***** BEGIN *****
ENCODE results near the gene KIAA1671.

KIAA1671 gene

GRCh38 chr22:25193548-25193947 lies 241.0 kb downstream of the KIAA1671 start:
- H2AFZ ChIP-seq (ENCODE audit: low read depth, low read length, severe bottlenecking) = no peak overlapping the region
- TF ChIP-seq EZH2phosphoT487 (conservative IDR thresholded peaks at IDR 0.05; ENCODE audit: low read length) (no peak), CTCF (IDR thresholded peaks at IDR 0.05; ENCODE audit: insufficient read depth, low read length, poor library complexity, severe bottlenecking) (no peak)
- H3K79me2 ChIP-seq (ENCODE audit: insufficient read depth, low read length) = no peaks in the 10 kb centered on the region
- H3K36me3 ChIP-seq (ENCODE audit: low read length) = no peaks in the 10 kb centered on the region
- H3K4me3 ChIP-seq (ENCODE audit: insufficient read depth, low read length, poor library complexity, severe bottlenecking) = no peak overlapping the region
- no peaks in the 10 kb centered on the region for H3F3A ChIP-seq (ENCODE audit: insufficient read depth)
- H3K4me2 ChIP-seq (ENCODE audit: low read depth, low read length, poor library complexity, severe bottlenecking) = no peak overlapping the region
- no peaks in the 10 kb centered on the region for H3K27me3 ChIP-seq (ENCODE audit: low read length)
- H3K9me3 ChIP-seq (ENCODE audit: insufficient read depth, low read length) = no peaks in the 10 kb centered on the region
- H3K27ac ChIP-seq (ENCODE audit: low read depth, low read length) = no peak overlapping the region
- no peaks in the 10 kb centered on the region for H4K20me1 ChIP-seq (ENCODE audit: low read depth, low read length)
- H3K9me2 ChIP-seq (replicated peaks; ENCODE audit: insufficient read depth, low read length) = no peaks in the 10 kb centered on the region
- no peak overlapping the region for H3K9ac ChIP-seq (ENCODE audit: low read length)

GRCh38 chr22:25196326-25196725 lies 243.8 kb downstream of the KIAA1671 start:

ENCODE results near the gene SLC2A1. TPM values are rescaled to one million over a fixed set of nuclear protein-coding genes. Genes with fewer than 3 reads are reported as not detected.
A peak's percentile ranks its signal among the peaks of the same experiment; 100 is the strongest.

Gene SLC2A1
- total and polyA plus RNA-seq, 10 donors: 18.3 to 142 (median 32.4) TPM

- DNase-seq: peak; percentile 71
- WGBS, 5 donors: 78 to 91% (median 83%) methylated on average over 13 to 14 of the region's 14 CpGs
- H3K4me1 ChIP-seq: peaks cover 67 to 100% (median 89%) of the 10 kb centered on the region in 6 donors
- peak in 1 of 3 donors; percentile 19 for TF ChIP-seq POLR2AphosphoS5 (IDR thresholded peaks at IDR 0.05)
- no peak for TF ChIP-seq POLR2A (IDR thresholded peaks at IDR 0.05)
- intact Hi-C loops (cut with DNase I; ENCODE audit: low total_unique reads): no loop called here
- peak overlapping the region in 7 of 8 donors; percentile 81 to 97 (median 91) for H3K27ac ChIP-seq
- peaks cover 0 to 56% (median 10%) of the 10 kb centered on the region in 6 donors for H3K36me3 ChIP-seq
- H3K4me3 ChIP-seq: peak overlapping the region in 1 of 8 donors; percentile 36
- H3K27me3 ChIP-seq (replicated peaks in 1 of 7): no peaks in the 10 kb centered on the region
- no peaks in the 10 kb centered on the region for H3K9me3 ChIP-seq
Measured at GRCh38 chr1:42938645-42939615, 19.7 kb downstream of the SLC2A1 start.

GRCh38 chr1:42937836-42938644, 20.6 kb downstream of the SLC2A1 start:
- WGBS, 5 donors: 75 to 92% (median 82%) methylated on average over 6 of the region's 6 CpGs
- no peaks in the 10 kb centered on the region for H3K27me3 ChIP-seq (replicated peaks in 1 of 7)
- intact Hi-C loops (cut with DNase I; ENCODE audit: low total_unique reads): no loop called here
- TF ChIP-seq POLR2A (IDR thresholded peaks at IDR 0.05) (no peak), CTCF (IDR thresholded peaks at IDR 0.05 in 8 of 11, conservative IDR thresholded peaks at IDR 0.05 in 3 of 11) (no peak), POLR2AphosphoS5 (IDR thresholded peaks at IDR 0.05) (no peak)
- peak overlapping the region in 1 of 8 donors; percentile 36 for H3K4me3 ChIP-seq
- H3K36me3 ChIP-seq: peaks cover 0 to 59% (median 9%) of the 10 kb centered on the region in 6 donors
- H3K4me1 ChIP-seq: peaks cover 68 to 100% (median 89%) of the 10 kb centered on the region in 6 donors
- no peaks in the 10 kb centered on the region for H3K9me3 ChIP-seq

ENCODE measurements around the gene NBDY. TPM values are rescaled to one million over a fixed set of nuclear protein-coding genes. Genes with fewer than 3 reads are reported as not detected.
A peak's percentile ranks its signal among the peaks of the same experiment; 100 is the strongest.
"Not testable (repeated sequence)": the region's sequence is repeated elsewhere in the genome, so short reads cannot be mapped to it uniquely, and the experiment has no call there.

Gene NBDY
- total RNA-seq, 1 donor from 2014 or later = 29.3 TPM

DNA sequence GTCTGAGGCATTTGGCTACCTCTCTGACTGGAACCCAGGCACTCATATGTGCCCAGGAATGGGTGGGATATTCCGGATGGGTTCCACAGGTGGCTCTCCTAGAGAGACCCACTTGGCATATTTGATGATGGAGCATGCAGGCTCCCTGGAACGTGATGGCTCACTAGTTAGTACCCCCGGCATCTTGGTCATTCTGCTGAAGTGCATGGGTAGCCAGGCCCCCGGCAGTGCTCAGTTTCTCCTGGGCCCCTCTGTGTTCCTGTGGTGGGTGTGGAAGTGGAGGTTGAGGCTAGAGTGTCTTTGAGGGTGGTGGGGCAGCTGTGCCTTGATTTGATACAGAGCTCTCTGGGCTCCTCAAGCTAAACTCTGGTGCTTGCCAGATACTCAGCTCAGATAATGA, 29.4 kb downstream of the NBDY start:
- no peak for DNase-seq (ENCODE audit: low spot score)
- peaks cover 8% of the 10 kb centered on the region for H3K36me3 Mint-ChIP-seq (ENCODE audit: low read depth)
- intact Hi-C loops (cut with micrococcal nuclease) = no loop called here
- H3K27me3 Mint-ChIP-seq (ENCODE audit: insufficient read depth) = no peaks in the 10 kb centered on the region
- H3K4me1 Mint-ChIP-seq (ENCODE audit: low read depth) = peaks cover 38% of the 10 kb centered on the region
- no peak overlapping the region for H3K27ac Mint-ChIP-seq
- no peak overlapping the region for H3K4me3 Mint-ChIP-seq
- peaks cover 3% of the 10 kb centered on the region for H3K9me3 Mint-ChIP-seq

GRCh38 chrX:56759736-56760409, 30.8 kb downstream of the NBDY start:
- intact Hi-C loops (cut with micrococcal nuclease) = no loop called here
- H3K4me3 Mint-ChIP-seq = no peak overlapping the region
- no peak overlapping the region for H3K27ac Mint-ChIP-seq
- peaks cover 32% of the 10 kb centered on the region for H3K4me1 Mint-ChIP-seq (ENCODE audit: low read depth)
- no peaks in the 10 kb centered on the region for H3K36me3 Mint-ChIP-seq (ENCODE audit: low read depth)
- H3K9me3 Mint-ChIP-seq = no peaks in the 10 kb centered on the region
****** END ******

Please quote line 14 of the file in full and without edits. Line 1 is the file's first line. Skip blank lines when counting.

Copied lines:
- no peaks in the 10 kb centered on the region for H4K20me1 ChIP-seq (ENCODE audit: low read depth, low read length)